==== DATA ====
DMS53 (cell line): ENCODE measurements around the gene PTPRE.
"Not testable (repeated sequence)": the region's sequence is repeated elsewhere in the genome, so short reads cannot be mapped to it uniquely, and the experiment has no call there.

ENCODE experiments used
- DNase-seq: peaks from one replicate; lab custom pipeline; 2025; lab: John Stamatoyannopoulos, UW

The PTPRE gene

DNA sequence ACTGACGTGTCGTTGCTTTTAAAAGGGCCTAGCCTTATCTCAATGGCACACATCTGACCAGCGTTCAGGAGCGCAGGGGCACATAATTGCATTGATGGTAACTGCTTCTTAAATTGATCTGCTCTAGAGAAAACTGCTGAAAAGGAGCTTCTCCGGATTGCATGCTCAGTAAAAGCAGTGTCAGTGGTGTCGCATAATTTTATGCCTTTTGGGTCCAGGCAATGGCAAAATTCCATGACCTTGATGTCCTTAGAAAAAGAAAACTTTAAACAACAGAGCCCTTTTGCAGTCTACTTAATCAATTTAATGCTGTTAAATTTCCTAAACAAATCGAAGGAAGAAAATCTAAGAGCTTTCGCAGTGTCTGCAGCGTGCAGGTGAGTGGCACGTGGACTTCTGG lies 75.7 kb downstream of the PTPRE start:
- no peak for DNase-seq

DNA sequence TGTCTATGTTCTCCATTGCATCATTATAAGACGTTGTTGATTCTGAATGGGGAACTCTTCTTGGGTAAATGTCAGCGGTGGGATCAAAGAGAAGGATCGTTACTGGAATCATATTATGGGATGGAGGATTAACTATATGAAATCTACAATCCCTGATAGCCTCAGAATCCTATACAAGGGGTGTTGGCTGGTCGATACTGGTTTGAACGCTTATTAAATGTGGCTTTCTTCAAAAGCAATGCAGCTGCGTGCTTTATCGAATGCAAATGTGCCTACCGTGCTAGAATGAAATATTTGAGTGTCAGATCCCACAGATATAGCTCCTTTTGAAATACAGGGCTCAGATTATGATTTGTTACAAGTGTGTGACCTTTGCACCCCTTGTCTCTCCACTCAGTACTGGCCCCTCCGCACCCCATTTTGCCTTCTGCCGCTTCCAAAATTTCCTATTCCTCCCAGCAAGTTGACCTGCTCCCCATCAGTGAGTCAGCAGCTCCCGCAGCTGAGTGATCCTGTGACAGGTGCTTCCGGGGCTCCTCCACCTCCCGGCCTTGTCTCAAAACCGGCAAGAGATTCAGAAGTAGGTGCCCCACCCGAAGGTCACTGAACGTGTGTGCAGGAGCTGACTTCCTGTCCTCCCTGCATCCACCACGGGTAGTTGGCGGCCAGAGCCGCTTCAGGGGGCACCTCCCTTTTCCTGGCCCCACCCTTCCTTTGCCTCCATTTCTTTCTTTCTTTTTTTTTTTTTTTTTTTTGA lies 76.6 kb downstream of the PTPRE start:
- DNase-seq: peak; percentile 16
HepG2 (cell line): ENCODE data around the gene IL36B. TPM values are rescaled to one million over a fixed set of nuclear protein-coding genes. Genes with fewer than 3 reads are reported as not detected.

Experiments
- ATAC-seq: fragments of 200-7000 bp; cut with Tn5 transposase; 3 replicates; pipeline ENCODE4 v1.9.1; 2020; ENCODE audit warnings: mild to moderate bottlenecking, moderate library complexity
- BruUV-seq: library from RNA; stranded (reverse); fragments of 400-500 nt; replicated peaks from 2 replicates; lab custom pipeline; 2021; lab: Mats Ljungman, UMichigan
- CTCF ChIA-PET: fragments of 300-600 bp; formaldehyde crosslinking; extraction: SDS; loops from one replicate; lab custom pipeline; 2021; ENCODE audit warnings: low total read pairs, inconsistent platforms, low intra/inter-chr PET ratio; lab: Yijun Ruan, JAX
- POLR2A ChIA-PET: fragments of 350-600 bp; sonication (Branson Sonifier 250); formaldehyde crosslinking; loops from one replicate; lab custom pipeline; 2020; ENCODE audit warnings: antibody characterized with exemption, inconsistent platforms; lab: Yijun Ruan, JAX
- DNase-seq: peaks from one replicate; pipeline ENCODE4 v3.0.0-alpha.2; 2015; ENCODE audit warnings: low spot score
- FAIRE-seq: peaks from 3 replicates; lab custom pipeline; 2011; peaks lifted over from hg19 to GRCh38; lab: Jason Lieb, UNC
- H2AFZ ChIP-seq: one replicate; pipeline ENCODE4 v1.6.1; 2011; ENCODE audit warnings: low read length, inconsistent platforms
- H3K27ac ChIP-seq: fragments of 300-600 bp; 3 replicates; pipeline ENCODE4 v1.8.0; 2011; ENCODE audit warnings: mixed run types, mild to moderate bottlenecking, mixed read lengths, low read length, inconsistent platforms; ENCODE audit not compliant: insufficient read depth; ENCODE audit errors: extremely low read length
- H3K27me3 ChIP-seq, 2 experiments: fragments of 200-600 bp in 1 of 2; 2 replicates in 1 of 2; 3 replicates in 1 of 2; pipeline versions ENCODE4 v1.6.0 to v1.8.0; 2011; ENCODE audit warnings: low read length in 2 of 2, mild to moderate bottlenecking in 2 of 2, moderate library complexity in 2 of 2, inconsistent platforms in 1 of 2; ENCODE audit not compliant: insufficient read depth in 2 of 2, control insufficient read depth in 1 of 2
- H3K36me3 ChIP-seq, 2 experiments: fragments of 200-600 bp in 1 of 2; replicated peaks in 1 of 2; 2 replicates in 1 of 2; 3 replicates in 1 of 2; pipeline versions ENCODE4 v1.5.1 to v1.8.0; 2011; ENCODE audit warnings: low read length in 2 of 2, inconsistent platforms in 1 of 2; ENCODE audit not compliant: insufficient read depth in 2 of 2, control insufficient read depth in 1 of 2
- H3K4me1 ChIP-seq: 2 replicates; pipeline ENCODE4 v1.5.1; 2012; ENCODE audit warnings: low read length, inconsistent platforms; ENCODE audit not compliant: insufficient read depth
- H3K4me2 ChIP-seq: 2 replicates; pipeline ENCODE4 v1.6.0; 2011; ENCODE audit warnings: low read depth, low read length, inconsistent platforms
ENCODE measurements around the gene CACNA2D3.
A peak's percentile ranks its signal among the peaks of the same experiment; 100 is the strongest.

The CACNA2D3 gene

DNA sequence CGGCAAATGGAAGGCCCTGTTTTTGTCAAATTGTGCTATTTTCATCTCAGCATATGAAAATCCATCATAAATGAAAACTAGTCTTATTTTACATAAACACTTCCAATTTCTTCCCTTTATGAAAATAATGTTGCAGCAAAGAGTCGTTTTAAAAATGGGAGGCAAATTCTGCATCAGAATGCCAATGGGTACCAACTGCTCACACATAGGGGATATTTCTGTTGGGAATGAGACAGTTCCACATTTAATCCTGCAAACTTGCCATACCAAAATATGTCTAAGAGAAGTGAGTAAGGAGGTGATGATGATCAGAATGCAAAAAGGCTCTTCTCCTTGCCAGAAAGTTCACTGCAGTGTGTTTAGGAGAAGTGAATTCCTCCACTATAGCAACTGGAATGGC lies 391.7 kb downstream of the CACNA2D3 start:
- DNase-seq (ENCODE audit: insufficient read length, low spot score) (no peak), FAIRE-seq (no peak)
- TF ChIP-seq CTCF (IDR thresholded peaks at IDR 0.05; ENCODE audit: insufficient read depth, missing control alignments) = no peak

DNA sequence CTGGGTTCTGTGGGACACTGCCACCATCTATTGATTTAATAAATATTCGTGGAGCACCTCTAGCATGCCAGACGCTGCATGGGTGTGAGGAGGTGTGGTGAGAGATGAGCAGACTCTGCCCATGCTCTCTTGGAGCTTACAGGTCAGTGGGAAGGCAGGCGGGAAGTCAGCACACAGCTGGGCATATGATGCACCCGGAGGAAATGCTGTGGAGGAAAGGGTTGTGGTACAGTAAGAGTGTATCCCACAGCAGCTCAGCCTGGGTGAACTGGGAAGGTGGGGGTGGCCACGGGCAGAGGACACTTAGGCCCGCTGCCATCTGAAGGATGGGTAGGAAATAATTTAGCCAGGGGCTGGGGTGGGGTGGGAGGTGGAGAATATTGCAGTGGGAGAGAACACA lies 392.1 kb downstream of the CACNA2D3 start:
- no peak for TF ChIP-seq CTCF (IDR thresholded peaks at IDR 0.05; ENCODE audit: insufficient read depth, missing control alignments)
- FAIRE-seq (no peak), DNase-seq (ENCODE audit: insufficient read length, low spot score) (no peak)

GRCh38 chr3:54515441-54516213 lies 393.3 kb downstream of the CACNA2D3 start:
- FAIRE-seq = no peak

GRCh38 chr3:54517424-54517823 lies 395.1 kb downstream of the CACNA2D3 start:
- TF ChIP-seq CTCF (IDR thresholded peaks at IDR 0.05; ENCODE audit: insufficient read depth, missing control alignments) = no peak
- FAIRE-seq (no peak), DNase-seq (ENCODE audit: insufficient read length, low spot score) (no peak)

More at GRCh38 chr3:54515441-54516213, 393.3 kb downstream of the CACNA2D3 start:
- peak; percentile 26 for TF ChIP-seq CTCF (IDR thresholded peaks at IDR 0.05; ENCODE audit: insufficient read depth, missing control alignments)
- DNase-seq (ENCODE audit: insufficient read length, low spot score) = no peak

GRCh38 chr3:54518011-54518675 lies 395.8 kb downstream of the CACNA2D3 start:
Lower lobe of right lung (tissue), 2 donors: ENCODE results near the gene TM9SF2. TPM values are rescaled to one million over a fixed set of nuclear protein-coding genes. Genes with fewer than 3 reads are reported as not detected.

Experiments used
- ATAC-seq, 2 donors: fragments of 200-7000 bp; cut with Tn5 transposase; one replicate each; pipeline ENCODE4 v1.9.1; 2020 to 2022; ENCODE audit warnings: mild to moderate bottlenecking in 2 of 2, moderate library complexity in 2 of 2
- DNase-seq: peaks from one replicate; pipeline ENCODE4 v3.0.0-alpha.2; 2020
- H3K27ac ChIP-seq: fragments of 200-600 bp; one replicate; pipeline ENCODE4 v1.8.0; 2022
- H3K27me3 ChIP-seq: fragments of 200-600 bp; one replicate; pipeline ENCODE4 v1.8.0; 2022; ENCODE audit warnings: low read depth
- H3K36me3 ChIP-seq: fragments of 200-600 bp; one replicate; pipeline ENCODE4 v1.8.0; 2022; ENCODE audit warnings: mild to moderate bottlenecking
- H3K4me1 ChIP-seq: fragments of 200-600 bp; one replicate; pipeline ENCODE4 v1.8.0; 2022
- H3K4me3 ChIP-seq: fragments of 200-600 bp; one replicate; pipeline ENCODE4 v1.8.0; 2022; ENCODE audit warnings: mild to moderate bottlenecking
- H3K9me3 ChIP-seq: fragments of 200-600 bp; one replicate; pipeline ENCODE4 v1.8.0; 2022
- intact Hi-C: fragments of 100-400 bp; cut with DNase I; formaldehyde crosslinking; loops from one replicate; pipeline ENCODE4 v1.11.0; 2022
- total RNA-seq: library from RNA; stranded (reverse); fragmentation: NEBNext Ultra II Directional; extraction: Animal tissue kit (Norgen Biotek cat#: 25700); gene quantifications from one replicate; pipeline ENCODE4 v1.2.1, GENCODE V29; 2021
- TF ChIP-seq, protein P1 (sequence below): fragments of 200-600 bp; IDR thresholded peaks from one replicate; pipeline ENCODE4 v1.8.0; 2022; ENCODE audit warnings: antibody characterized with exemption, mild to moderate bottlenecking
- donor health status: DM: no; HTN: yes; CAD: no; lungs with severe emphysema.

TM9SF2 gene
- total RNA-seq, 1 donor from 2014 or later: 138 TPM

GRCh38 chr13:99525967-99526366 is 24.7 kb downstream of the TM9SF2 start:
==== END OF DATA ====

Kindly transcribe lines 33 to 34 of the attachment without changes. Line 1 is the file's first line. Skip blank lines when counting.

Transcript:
GRCh38 chr3:54515441-54516213 lies 393.3 kb downstream of the CACNA2D3 start:
- FAIRE-seq = no peak